Why?

Courtesy of Flickr CC by Indirect Heat

Most likely the lobster you've eaten in Connecticut this summer isn't local. The number of lobsters has declined severely in Long Island Sound over the last decade. Now local fisherman are pulling traps in preparation of a mandatory closed season in the weeks ahead.

The decision by the Atlantic States Fisheries Commission impacts all of Long Island Sound. This means lobstermen in Connecticut and New York won't be able to catch lobster from September 8 thru November 28.

Lucy Nalpathanchil

The last person a struggling parent wants to see at his or her door is a worker from the state Department of Children and Families.  Years of adversarial relationships with families have contributed to the troubled agency's reputation.  In the last year, DCF has adopted a reform that turns the old way of doing things on its head.

Amy DeRosa is a 36 year old mom with two children. She's a pretty positive person despite life handing her one challenge after another.

Lucy Nalpathanchil

The last person a struggling parent wants to see at his or her door is a worker from the state Department of Children and Families. Years of adversarial relationships with families have contributed to the troubled agency's reputation. Now, as WNPR’s Lucy Nalpathanchil reports, DCF has adopted a reform that turns the old way of doing things on its head.

Amy DeRosa is a 36 year-old mom with two children. She's a pretty positive person despite life handing her one challenge after another

Photo by the Women's Institute

Last July, an American Legion Post in Jewett City renovated its building to provide permanent supportive housing to chronically homeless veterans. The project in Jewett City created fifteen apartments solely for veterans. It's rural communities like Jewett City where the VA has had a hard time connecting with veterans nationwide.

Veteran advocate groups have petitioned the federal VA to change its claims process. The proposed rule change would impact veterans with PTSD who were sexually assaulted while in the military.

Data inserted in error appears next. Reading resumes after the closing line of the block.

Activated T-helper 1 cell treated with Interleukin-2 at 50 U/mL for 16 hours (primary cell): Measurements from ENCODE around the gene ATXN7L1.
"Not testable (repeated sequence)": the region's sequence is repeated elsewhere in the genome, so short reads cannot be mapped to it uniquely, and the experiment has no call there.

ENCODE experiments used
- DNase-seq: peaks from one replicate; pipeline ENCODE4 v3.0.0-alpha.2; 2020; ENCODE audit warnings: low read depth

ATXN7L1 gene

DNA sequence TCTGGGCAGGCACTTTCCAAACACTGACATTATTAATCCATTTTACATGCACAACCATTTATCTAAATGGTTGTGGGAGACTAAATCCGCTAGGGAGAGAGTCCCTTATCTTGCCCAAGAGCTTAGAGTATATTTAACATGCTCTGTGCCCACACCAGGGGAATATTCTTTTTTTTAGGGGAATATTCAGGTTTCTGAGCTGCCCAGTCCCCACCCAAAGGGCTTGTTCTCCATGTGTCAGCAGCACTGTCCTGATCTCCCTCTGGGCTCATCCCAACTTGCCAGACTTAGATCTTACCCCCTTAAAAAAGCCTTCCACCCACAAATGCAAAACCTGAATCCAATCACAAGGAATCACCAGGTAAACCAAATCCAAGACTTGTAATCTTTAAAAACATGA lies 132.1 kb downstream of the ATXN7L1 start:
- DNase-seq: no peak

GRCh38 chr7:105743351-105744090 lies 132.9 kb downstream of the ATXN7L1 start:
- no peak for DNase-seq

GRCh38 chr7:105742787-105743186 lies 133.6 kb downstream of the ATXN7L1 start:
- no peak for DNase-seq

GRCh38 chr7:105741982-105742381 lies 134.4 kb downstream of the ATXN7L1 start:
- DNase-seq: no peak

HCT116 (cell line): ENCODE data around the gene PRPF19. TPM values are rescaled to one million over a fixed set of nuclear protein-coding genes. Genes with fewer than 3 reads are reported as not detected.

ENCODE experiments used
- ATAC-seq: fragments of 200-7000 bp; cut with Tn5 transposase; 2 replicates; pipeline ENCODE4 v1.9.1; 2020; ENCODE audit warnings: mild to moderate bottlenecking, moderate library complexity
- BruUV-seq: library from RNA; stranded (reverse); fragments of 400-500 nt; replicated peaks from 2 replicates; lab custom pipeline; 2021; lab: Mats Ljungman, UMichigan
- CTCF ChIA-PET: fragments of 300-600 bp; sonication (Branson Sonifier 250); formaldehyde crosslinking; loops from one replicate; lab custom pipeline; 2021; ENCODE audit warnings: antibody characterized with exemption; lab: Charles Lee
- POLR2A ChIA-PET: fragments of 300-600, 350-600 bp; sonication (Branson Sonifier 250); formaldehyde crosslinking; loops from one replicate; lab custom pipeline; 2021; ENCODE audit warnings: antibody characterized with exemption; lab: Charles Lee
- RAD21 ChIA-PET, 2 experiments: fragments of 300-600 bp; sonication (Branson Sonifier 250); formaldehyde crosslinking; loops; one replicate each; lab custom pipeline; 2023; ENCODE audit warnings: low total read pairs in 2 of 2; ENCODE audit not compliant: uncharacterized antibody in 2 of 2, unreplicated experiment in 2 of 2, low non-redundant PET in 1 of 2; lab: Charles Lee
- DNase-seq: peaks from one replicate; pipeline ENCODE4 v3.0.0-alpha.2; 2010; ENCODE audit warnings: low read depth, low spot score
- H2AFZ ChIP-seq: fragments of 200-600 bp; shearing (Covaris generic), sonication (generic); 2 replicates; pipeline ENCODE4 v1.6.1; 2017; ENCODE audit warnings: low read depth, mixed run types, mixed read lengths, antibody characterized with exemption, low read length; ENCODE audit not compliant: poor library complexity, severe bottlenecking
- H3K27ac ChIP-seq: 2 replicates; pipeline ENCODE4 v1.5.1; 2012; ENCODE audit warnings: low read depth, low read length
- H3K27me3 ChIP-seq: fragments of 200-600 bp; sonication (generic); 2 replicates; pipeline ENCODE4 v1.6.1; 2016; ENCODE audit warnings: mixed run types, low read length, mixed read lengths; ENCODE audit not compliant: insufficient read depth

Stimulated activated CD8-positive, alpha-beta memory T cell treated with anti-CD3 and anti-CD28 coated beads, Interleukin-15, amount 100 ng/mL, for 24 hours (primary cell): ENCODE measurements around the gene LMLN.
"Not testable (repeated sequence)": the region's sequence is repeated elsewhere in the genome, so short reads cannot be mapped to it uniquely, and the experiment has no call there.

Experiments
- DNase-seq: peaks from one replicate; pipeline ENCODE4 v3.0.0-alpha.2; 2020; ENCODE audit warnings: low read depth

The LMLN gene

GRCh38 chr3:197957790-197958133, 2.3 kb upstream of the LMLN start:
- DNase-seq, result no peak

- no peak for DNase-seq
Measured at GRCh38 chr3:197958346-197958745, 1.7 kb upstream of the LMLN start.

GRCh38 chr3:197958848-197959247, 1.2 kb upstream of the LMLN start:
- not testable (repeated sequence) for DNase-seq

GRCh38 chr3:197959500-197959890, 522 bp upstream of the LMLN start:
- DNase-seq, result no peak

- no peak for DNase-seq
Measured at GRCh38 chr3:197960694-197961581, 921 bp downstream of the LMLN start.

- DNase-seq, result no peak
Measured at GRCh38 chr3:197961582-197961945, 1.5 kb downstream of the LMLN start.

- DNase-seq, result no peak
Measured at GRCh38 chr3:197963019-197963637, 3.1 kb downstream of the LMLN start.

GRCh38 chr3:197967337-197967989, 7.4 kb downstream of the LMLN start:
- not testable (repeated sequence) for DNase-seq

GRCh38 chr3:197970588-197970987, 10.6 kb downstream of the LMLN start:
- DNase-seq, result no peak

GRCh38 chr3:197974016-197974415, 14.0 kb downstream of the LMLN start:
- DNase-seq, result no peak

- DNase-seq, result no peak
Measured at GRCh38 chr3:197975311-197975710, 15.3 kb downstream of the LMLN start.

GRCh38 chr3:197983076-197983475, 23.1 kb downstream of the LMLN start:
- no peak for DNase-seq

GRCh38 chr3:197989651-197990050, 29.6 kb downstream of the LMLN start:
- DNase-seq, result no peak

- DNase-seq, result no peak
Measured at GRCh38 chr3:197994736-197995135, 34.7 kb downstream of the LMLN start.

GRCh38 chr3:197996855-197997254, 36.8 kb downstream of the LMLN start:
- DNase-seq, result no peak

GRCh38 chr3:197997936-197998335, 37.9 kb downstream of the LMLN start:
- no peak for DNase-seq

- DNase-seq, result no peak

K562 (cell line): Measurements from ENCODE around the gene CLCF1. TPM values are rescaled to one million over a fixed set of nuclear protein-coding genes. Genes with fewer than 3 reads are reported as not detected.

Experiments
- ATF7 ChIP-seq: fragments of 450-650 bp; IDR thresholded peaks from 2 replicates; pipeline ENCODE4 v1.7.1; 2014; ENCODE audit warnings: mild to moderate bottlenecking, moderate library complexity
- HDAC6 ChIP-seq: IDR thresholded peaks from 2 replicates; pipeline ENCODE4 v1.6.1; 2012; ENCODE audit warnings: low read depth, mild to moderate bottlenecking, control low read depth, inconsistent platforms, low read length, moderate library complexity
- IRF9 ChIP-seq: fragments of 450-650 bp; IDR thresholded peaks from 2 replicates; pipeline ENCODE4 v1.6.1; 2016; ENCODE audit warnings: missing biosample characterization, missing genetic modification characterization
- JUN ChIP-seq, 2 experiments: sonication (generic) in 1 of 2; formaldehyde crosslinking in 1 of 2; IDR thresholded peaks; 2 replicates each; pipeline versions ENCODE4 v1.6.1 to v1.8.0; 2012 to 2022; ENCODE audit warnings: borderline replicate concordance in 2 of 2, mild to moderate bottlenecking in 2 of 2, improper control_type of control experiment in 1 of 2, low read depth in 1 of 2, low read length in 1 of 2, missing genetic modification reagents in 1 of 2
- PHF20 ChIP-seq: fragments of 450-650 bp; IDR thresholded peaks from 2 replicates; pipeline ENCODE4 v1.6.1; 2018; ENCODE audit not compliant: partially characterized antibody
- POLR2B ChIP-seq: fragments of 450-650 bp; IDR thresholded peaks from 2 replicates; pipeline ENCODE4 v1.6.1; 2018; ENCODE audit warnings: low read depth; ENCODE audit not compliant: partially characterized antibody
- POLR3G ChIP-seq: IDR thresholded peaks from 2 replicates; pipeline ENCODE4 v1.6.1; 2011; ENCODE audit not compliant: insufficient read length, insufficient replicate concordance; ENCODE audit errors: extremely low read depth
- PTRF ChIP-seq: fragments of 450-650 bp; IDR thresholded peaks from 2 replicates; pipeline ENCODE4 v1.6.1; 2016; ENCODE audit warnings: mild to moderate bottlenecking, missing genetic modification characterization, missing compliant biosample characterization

Courtesy of Flickr CC by BLW Photography

An amendment to the defense budget bill before Congress could help military families who have children with developmental disabilities including autism.

Connecticut's Commissioner of the Department of Children and Families testified at a Senate hearing on Tuesday in response to a bill that would require states to do more to help children who've been exploited by sex traffickers.

Photo by Catie Talarski

There'a a push among federal legislators to award a Congressional Gold Medal to the last segregated Hispanic unit in the U.S. military. 

Photo by Catie Talarski

There'a a push among federal legislators to award a Congressional Gold Medal to the last segregated Hispanic unit in the U.S. military. 

creative commons

Pressure is building on the military to change its culture from within after an alarming Pentagon report estimates 26,000 servicemembers were sexually assaulted last year-- President Obama calls these crimes “shameful and disgraceful.”  Another layer to this problem is that very few of these assaults are actually reported. Now federal lawmakers including Connecticut’s Senator Richard Blumenthal are supporting bills to change how the military prosecutes these cases so victims no longer fear retaliation

Courtesy of Helen Pedersen Keiser

On Thursday, May 23, the photo of U.S Army Captain Andrew Pedersen-Keel will be added to the State of Connecticut's Wall of Honor. It's a tribute to service members who died while serving in Iraq and Afghanistan. 

Pedersen-Keel was killed March 11 in what the military calls a green on blue attack. An Afghan policeman shot him and another Special Forces soldier and wounded several others. WNPR's Lucy Nalpathanchil sat down with Pedersen-Keel’s mother, Helen, who tells us in her own words about her son.  Click on the audio link to hear Helen Pedersen-Keiser.